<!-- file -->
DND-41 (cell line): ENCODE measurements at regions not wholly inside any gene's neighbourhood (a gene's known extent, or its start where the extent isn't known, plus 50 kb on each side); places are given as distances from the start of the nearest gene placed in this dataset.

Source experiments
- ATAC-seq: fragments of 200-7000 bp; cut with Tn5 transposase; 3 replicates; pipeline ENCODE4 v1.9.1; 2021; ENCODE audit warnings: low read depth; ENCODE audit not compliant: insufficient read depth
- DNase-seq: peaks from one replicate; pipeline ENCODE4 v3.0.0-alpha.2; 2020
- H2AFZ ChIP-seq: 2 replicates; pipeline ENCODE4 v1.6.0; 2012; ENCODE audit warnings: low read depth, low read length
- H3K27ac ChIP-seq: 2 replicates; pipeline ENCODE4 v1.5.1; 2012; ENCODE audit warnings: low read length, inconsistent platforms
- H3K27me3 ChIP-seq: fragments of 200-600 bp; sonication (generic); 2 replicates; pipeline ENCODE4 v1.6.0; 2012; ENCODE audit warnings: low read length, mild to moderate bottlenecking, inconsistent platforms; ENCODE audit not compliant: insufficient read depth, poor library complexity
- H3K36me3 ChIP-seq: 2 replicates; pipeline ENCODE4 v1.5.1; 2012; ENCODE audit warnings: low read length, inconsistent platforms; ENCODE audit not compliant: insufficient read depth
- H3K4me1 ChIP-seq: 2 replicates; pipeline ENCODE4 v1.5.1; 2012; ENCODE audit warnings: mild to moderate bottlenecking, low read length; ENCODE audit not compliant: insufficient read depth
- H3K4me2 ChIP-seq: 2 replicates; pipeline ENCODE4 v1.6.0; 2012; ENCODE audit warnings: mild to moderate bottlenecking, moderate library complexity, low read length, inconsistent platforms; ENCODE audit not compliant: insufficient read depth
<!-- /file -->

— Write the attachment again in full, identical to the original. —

DND-41 (cell line): ENCODE measurements at regions not wholly inside any gene's neighbourhood (a gene's known extent, or its start where the extent isn't known, plus 50 kb on each side); places are given as distances from the start of the nearest gene placed in this dataset.

Source experiments
- ATAC-seq: fragments of 200-7000 bp; cut with Tn5 transposase; 3 replicates; pipeline ENCODE4 v1.9.1; 2021; ENCODE audit warnings: low read depth; ENCODE audit not compliant: insufficient read depth
- DNase-seq: peaks from one replicate; pipeline ENCODE4 v3.0.0-alpha.2; 2020
- H2AFZ ChIP-seq: 2 replicates; pipeline ENCODE4 v1.6.0; 2012; ENCODE audit warnings: low read depth, low read length
- H3K27ac ChIP-seq: 2 replicates; pipeline ENCODE4 v1.5.1; 2012; ENCODE audit warnings: low read length, inconsistent platforms
- H3K27me3 ChIP-seq: fragments of 200-600 bp; sonication (generic); 2 replicates; pipeline ENCODE4 v1.6.0; 2012; ENCODE audit warnings: low read length, mild to moderate bottlenecking, inconsistent platforms; ENCODE audit not compliant: insufficient read depth, poor library complexity
- H3K36me3 ChIP-seq: 2 replicates; pipeline ENCODE4 v1.5.1; 2012; ENCODE audit warnings: low read length, inconsistent platforms; ENCODE audit not compliant: insufficient read depth
- H3K4me1 ChIP-seq: 2 replicates; pipeline ENCODE4 v1.5.1; 2012; ENCODE audit warnings: mild to moderate bottlenecking, low read length; ENCODE audit not compliant: insufficient read depth
- H3K4me2 ChIP-seq: 2 replicates; pipeline ENCODE4 v1.6.0; 2012; ENCODE audit warnings: mild to moderate bottlenecking, moderate library complexity, low read length, inconsistent platforms; ENCODE audit not compliant: insufficient read depth